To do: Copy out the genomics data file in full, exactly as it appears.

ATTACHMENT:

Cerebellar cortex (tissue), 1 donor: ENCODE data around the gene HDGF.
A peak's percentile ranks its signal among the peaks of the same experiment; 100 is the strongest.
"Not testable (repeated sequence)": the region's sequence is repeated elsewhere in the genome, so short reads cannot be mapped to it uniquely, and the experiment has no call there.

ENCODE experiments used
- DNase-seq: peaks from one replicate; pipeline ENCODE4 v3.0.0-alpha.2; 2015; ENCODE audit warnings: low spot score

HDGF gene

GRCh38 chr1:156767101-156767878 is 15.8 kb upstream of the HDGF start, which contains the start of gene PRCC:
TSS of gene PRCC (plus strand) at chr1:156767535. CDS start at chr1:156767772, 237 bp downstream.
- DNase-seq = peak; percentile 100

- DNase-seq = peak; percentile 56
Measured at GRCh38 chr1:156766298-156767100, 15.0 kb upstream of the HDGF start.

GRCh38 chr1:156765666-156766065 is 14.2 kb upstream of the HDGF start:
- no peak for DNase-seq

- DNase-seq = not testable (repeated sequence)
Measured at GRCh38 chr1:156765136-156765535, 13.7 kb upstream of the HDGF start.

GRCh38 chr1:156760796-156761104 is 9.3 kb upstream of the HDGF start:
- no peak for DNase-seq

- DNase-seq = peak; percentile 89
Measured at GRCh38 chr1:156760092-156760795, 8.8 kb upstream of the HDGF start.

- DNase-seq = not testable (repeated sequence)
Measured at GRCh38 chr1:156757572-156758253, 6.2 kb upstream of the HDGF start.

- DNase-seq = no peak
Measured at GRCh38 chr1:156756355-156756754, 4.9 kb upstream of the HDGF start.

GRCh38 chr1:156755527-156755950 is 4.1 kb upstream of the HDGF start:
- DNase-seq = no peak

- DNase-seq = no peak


Cerebellar cortex (tissue), 1 donor: ENCODE data around the gene HDGF.
A peak's percentile ranks its signal among the peaks of the same experiment; 100 is the strongest.
"Not testable (repeated sequence)": the region's sequence is repeated elsewhere in the genome, so short reads cannot be mapped to it uniquely, and the experiment has no call there.

ENCODE experiments used
- DNase-seq: peaks from one replicate; pipeline ENCODE4 v3.0.0-alpha.2; 2015; ENCODE audit warnings: low spot score

HDGF gene

GRCh38 chr1:156767101-156767878 is 15.8 kb upstream of the HDGF start, which contains the start of gene PRCC:
TSS of gene PRCC (plus strand) at chr1:156767535. CDS start at chr1:156767772, 237 bp downstream.
- DNase-seq = peak; percentile 100

- DNase-seq = peak; percentile 56
Measured at GRCh38 chr1:156766298-156767100, 15.0 kb upstream of the HDGF start.

GRCh38 chr1:156765666-156766065 is 14.2 kb upstream of the HDGF start:
- no peak for DNase-seq

- DNase-seq = not testable (repeated sequence)
Measured at GRCh38 chr1:156765136-156765535, 13.7 kb upstream of the HDGF start.

GRCh38 chr1:156760796-156761104 is 9.3 kb upstream of the HDGF start:
- no peak for DNase-seq

- DNase-seq = peak; percentile 89
Measured at GRCh38 chr1:156760092-156760795, 8.8 kb upstream of the HDGF start.

- DNase-seq = not testable (repeated sequence)
Measured at GRCh38 chr1:156757572-156758253, 6.2 kb upstream of the HDGF start.

- DNase-seq = no peak
Measured at GRCh38 chr1:156756355-156756754, 4.9 kb upstream of the HDGF start.

GRCh38 chr1:156755527-156755950 is 4.1 kb upstream of the HDGF start:
- DNase-seq = no peak

- DNase-seq = no peak